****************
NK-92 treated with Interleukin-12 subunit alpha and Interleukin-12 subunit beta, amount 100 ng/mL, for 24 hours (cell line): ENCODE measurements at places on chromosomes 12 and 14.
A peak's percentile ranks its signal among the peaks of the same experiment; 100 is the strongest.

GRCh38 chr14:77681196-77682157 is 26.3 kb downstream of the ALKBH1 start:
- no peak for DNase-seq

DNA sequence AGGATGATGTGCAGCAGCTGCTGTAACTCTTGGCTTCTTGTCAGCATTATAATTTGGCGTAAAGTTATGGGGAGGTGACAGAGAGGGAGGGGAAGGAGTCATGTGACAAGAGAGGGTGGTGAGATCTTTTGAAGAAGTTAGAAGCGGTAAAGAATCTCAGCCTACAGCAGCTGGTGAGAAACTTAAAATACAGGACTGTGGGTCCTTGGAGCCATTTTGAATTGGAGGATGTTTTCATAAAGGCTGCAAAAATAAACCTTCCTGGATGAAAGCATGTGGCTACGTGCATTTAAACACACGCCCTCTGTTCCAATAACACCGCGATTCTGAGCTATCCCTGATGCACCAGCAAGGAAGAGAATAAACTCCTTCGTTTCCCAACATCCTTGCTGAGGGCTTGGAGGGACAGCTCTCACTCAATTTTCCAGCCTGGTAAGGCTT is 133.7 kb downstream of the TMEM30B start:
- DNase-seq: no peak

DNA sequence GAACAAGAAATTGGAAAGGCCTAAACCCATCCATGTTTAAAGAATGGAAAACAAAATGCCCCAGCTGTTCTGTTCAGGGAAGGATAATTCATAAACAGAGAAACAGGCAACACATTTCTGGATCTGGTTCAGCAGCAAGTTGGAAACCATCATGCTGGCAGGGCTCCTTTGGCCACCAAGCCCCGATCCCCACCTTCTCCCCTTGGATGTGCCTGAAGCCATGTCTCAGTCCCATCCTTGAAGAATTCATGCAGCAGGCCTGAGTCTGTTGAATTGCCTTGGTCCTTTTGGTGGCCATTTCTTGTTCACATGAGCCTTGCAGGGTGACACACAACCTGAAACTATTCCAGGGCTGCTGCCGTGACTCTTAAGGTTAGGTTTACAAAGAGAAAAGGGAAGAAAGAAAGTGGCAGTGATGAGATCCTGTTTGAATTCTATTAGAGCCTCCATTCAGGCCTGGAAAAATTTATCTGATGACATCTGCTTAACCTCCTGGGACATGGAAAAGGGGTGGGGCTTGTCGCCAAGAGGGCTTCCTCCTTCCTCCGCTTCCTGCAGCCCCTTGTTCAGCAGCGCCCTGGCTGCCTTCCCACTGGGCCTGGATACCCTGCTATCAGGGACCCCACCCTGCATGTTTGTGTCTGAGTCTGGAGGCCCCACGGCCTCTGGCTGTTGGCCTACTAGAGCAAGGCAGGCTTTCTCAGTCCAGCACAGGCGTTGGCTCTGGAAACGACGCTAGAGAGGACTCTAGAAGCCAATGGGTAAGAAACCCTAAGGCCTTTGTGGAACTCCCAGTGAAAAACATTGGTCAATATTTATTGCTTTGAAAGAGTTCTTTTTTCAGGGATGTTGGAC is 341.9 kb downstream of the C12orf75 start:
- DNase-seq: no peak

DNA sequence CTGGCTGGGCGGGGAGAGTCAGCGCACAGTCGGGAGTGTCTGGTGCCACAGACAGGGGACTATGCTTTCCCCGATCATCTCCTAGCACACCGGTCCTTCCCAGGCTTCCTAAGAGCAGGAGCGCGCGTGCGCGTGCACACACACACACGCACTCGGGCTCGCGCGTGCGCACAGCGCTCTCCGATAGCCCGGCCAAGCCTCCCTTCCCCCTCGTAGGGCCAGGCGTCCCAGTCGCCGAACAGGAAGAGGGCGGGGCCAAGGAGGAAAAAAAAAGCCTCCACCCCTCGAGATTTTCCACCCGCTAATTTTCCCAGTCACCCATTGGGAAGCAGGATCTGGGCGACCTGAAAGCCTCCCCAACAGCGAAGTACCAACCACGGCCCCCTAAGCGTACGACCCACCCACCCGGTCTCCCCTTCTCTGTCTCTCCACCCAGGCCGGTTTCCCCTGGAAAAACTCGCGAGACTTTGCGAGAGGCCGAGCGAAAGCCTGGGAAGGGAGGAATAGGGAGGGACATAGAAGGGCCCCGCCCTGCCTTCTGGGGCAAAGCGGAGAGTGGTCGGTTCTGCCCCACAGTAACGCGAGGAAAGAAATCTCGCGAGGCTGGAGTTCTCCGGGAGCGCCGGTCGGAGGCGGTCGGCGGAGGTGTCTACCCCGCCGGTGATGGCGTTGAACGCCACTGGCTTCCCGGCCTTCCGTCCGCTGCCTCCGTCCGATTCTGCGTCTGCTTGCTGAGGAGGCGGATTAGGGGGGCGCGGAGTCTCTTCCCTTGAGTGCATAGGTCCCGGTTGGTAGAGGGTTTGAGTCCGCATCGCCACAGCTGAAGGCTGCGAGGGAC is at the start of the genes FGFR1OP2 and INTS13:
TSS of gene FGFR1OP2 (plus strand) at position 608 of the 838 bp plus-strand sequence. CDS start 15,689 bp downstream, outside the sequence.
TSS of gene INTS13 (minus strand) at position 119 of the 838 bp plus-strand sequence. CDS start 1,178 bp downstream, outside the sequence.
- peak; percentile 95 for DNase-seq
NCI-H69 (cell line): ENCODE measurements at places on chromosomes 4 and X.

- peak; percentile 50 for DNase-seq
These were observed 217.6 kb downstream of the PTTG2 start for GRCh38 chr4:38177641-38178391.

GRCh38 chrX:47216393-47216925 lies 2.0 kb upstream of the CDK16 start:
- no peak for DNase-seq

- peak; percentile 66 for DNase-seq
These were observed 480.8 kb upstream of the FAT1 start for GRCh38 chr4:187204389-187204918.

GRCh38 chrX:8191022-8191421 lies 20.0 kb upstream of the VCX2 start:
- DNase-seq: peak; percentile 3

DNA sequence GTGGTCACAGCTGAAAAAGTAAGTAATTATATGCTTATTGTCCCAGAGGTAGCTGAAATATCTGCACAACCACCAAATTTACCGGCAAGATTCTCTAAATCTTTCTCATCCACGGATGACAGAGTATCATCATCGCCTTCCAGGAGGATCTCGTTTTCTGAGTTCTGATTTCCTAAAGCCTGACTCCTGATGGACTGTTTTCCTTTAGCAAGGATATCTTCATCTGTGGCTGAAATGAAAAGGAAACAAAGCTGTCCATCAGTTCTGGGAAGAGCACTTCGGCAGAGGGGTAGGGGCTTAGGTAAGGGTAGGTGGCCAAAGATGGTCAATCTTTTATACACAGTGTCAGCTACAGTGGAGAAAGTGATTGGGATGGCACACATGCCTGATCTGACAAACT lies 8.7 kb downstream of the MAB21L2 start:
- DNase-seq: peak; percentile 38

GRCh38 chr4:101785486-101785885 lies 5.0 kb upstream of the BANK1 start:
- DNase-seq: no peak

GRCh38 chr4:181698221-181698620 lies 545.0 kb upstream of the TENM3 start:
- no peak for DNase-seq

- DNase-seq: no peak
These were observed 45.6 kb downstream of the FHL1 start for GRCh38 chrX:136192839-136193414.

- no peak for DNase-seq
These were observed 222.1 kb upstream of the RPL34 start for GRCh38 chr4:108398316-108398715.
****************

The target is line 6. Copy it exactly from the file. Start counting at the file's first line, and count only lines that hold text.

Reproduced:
- DNase-seq: no peak